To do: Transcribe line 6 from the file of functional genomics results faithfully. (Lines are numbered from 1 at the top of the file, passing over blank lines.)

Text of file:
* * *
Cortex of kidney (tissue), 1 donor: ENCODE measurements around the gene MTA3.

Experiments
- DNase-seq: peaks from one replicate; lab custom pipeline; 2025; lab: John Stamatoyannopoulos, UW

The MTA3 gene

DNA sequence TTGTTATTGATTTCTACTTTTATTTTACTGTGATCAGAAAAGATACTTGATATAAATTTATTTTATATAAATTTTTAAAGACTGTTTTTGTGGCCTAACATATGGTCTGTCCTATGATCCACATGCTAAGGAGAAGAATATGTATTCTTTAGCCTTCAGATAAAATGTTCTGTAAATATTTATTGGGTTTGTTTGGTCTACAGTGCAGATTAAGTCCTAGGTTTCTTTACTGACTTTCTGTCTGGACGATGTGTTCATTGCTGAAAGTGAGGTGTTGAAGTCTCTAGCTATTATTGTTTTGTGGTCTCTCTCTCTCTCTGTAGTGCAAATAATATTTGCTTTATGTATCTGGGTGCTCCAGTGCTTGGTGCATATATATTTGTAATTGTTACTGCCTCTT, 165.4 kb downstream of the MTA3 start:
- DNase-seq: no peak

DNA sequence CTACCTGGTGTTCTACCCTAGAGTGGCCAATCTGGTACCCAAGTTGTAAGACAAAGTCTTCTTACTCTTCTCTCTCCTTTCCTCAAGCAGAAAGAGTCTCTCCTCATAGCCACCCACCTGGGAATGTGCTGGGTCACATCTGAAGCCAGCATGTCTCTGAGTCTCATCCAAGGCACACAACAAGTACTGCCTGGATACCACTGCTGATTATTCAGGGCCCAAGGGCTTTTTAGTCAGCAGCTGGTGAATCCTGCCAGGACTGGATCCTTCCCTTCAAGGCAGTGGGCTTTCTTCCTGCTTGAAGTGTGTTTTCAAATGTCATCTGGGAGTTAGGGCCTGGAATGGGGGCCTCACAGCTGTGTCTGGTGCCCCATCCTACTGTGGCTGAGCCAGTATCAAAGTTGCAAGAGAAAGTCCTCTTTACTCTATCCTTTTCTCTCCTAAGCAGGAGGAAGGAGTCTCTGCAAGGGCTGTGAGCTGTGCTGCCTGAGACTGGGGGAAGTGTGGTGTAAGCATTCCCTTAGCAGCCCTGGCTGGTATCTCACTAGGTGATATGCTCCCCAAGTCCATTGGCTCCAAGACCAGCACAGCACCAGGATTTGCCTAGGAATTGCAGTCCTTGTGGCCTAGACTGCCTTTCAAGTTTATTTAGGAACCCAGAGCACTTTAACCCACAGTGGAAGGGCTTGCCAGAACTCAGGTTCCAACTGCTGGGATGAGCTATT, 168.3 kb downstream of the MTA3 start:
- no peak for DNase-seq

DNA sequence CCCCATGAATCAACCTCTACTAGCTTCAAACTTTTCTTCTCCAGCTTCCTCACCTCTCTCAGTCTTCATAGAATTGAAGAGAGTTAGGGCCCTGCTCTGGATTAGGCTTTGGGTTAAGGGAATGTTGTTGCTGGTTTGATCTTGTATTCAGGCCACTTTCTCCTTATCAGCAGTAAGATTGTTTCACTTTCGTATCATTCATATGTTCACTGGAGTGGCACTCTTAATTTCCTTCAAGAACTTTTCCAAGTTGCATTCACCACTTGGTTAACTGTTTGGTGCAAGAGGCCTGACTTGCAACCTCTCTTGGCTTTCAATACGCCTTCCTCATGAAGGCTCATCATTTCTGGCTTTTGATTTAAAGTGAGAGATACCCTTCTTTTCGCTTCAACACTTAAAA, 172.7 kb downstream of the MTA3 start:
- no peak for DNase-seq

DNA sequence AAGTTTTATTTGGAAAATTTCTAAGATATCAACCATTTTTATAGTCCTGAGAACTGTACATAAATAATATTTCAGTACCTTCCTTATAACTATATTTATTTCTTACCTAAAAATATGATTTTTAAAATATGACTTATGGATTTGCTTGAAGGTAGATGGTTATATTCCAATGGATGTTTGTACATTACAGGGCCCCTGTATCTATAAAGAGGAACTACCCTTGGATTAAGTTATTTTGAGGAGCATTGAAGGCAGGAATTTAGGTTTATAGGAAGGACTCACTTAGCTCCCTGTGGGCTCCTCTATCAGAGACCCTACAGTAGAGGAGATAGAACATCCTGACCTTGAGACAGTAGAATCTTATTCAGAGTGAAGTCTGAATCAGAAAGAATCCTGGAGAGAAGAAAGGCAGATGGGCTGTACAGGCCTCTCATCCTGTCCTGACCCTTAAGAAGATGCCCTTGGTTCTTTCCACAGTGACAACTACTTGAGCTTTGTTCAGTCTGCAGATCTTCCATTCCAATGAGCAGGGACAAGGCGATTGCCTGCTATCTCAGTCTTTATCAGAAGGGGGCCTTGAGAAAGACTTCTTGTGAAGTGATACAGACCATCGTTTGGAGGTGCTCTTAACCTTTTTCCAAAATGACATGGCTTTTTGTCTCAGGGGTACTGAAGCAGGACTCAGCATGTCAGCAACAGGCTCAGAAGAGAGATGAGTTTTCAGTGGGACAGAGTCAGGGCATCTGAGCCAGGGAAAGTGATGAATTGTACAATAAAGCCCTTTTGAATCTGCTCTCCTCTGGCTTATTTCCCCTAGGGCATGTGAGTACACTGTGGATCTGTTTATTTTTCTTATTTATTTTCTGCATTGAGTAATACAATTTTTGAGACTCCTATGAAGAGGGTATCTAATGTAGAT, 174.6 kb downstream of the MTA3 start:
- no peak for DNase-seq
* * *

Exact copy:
- DNase-seq: no peak